It irritates me immensely when I read how, according to certain feminist ‘scholars’, men have supposedly crapped all over human history. The underlying theme is generally one featuring the systematic oppression of women set against a backdrop of endless testosterone-fuelled wars … and how much different and better the world would be were women calling all the shots.
I’m no historian, but I understand that there are more than a few holes in the feminist version of history, see for example, ‘European Queens waged more wars than kings‘.
Consider the documents listed below, as another example. Are they evidence of a disgraceful white male hedgemony? Hateful artifacts of toxic masculinity? Or high points of human civilisation of which we can all be proud?
The Holy Bible The bible that we know today is believed to represent the fruits of approximately forty male authors.
The Magna Carta (UK, 1215) The content of the Magna Carta was drafted by Archbishop Stephen Langton and the most powerful Barons of England.
The English Bill of Rights (UK, 1689) The Bill of Rights was a collectively authored document. Since it was based on the Declaration of Rights, authorship can be attributed to the Convention Parliament, which was the first parliament convened following the arrival of William of Orange in England. The Convention Parliament comprised members who had been in Charles II’s last Parliament, which he had dissolved in 1681.
The Declaration of Independence (USA, 1776) Although we know Thomas Jefferson as the true author, the Second Continental Congress initially appointed five people to draw up a declaration. The committee included Benjamin Franklin, John Adams, Roger Sherman, Robert Livingston and Thomas Jefferson. Jefferson was then given the task of writing a draft for the Declaration of Independence.
The Constitution (USA, 1788) The Constitution was written in the summer of 1787 in Philadelphia, Pennsylvania, by delegates from 12 states. It created a federal system with a national government composed of 3 separated powers, and included both reserved and concurrent powers of states. The president of the Constitutional Convention, the body that framed the new government, was George Washington, though James Madison is known as the “Father of the Constitution” because of his great contributions to the formation of the new government. Gouverneur Morris wrote the Constitution’s final language.
The Declaration of the Rights of Man and of the Citizen (France, 1789) Passed by France’s National Constituent Assembly in August 1789, the Declaration is a fundamental document of the French Revolution and in the history of human and civil rights. The Declaration was directly influenced by Thomas Jefferson, working with General Lafayette, who introduced it. Influenced also by the doctrine of “natural right”, the rights of man are held to be universal: valid at all times and in every place, pertaining to human nature itself. It became the basis for a nation of free individuals protected equally by law. The Declaration was a core statement of the values of the French Revolution and had a major impact on the development of freedom and democracy in Europe and worldwide.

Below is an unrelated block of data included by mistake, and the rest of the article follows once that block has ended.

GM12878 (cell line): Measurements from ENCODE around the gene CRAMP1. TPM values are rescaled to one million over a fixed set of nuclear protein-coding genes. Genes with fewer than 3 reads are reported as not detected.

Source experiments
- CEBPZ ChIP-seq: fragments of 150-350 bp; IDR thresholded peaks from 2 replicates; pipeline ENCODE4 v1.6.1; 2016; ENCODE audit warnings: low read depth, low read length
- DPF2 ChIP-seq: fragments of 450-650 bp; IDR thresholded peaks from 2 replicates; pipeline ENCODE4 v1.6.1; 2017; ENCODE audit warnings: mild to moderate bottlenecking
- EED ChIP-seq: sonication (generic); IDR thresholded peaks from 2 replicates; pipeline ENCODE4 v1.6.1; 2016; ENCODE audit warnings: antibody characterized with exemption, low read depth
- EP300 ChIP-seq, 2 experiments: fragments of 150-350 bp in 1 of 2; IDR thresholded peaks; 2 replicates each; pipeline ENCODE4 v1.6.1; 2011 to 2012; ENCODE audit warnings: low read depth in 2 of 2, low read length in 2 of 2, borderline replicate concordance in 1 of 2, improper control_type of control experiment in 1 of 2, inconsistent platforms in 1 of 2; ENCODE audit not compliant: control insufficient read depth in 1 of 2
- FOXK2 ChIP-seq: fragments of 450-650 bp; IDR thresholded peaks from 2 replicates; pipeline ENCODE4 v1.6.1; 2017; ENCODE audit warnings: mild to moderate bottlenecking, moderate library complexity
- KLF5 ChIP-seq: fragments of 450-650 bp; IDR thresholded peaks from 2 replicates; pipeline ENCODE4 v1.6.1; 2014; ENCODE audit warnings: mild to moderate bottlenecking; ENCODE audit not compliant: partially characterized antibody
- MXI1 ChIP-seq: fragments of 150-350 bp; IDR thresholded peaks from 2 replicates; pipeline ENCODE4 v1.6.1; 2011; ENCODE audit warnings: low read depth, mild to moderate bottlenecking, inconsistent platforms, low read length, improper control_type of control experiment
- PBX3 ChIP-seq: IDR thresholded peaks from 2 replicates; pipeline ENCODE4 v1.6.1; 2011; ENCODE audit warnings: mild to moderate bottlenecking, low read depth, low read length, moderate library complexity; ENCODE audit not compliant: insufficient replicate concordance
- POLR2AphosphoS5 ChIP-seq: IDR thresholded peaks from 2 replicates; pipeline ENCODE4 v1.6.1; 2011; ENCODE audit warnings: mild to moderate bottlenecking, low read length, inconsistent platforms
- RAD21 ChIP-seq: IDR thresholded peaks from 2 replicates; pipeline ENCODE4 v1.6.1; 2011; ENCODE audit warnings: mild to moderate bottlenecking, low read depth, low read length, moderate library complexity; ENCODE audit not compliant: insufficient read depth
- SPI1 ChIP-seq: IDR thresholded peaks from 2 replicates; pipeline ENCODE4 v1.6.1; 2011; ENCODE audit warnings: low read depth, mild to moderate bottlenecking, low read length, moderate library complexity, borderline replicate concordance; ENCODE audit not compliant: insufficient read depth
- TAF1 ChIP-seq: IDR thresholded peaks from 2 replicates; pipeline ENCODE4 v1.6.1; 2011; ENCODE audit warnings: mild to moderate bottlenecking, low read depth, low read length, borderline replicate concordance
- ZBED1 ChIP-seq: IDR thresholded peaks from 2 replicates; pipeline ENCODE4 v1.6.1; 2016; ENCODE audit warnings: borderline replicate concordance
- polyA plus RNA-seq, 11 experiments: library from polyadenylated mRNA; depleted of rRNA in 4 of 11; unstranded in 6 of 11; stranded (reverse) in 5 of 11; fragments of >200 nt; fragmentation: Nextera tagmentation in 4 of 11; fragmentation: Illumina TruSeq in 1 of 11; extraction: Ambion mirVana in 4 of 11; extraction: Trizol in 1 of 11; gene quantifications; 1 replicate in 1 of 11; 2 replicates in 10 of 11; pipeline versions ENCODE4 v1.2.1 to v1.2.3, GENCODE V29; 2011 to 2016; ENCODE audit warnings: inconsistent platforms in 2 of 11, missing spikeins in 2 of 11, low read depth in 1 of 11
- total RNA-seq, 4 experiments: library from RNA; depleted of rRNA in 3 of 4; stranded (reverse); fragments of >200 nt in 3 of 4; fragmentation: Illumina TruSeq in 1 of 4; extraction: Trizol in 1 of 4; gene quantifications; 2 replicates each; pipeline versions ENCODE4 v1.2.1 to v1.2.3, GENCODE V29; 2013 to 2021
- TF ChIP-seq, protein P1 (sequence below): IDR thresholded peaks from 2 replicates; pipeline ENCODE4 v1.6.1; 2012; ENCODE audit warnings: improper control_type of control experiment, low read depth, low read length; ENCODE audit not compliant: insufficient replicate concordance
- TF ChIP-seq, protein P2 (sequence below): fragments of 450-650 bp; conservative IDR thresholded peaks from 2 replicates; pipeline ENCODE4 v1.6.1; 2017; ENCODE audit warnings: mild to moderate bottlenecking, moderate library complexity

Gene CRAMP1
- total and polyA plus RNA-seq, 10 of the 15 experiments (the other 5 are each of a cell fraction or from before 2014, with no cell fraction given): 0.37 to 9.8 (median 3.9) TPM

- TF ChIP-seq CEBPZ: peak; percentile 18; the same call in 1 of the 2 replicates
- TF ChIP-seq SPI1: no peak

The Bill of Rights (USA, 1791) Written by James Madison in response to calls from several states for greater constitutional protection for individual liberties, the Bill of Rights lists specific prohibitions on governmental power. The Virginia Declaration of Rights, written by George Mason, strongly influenced Madison.
The Gettysburg Address by Abraham Lincoln (USA, 1863). The Gettysburg Address is perhaps the most famous speech in American history. Given by President Lincoln at the dedication of the Gettysburg national cemetery on November 19, 1863, the speech initially met with a mixed reception (the anti-Lincoln Chicago Times wrote, “The cheek of every American must tingle with shame as he reads the silly, flat and dish-watery utterances of the man who has to be pointed out to intelligent foreigners as the President of the United States”), but it has since become universally acclaimed as distilling the essence of the Civil War into a handful of sentences.